Have you retired or considered moving back to Serbia? Got any tips to add to this list? Please post them! Thanks.

Komentari (10)

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skyspoter skyspoter 20:28 02.04.2008

what do you get

for being first?
Solomon Solomon 20:37 02.04.2008

February test

Spend a February in a medium size Serbian town.
If you cn survive February, then you'll find life in Serbia just peachy.
February is terrible.
Cold, Damp, Minimal sunlight, mud everywhere, road conditions are a disaster, everyone has the flu, nothing's going on, and everybody is lethargic from stuffing themselves at Holiday feasts since November.
Februrary just sucks. It really collects all the negatives Serbia can dish out.
If you can make it through February.... you'll have no problem living in Serbia.
sarum sarum 21:36 02.04.2008

perfect spot

My favorite location - if I ever return to Serbia- would be one of the villages on the bank of Danube between Belgrade and Novi Sad (Stari Banovci, Surduk, Stari/Novi Slankamen etc); You can (could 2-3 years ago, not sure about now) buy a 2-3 bedroom house with a few acres of land for anytheing between 30-70k; get to live on the river bank where all the stink is being washed away and it also precludes the necessity of a "cultural window" as it takes you 30-40 minutes to get to either Belgrade or Novi Sad.

Mosquito window nets are compulsory though :)
Torpedo Torpedo 09:41 03.04.2008

Re: perfect spot

My favorite location - if I ever return to Serbia- would be one of the villages on the bank of Danube between Belgrade and Novi Sad (Stari Banovci, Surduk, Stari/Novi Slankamen etc);

My man :)

blue rider blue rider 09:24 04.04.2008


And in my oppininion very true statements. Except the one for the banks. It has nothing to do with reality and your husband will tell you so if you ask him. Those banks are not franchises and operate under the ownership of mother companies (eg Banca Intesa, Reiffeisen and others...)
man ray loves me man ray loves me 19:24 04.04.2008

Re: Interesting

Those banks are not franchises and operate under the ownership of mother companies (eg Banca Intesa, Reiffeisen and others...)

I worked for a Czech firm for a while. They proposed I open an account at Raiffeisen, so they could pay me without some additional fee to the bank since they have a special contract with Raiffeisen in Europe. I did so. When the payment came, it turned out Raiffeisen Serbia has to charge me the fee since, in their own words, they have nothing to do with Raiffeisen Europe.
The big question being - if they go bankrupt, who, if anybody, reimburses the clients?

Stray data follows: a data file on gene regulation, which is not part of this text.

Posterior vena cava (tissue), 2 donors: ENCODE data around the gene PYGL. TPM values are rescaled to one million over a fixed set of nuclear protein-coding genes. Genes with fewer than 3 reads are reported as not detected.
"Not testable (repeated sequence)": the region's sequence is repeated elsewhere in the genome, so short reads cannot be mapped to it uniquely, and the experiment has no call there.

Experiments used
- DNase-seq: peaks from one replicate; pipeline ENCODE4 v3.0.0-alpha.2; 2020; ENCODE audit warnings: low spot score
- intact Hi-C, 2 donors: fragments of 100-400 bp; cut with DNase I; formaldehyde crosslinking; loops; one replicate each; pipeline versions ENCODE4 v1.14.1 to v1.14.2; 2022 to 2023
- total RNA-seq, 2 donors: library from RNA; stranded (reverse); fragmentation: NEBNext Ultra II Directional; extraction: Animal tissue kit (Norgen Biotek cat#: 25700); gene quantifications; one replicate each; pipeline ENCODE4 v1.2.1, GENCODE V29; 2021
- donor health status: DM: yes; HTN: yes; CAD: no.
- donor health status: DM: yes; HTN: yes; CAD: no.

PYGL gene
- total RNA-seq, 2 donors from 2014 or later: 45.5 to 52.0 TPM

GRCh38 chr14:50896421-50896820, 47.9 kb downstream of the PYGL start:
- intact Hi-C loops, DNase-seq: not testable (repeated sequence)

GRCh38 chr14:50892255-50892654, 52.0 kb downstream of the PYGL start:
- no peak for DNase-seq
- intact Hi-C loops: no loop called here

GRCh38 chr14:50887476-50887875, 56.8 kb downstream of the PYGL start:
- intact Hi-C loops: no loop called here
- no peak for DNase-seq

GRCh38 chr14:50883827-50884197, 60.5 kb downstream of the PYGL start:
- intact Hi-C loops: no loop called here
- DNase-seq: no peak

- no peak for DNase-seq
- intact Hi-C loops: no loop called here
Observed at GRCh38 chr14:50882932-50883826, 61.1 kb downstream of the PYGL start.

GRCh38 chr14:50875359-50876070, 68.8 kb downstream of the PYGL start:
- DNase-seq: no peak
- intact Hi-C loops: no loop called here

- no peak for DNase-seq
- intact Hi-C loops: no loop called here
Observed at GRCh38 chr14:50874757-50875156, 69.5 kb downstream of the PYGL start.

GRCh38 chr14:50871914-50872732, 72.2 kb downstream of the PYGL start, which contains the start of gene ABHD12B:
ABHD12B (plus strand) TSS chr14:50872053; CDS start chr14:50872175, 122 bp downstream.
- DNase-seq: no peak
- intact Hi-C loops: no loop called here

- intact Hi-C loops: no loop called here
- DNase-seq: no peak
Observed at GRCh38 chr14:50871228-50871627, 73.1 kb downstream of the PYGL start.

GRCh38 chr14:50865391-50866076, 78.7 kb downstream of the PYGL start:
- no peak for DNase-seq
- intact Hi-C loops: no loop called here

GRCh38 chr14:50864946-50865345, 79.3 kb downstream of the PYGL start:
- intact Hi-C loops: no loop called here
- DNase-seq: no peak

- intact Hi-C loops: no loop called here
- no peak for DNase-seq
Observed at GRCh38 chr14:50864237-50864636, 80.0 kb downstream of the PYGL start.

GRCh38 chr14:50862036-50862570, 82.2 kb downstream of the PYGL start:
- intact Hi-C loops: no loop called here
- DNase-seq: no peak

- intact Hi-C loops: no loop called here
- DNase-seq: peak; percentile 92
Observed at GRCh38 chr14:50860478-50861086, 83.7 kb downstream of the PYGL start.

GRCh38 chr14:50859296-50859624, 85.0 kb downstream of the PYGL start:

Solomon Solomon 19:41 04.04.2008

Re: Interesting

if they go bankrupt, who, if anybody, reimburses the clients?

In the US banks must have FDIC insurance which reimburses the banks clients on case of the banl forclosing.
However, the FDIC only cover amounts of up to $100,000. So anything above this level is theoretically uninsured. There should be a similar sistem in Europe, though the amount may be different.
man ray loves me man ray loves me 23:52 04.04.2008

Re: Interesting

The way things are turning out, not being the same bank may work to our advantage - SocGen is more likely to go bust in France than in Serbia.
janos janos 14:26 05.04.2008

banks going bust

Banks go bust everywhere,all the time..
With the "sub-prime" credit crunch still not reaching the peak, it will be happening even more often over the next couple of years.Even the largest banks in the world, like UBS are having troubles because there is no inter-bank liquidity. The banks do not know the size of exposure to bad debts, so they do not want to lend to each other.
It was not very much publicised,but the National Bank of Serbia has recently interveened several times with many millions of dollars to help liquidity in Serbian banking - meaning that without these interventions some of the banks would have closed by now.
The Deutche bank has within the last couple of weeks refused to provide loans or guarantees for large projects in Serbia (Horgos-Pozega hihway construction and privatisation of Bore copper smelting complex). This was partly due to the "credit crunch" but possibly also due to the weird behaviour of the "technical government" of V.Kostunica.
Serbia had in the not that distant past several banks going under, and during the Milosevic years, bank deposits were regularly fleeced by Milosevic and cronies.
Even today, most of the savers have not been reimbursed yet.
So my advice is, do not under any circumstances keep your capital in a bank in Serbia. If you must keep your money in a bank, keep it in the nearest branch accross the border in Hungary or Croatia.
Brooklyn Brooklyn 16:13 07.04.2008

Re: banks going bust

and i also wouldn't advise keeping your money in indian banks safe deposit boxes, or this may happen.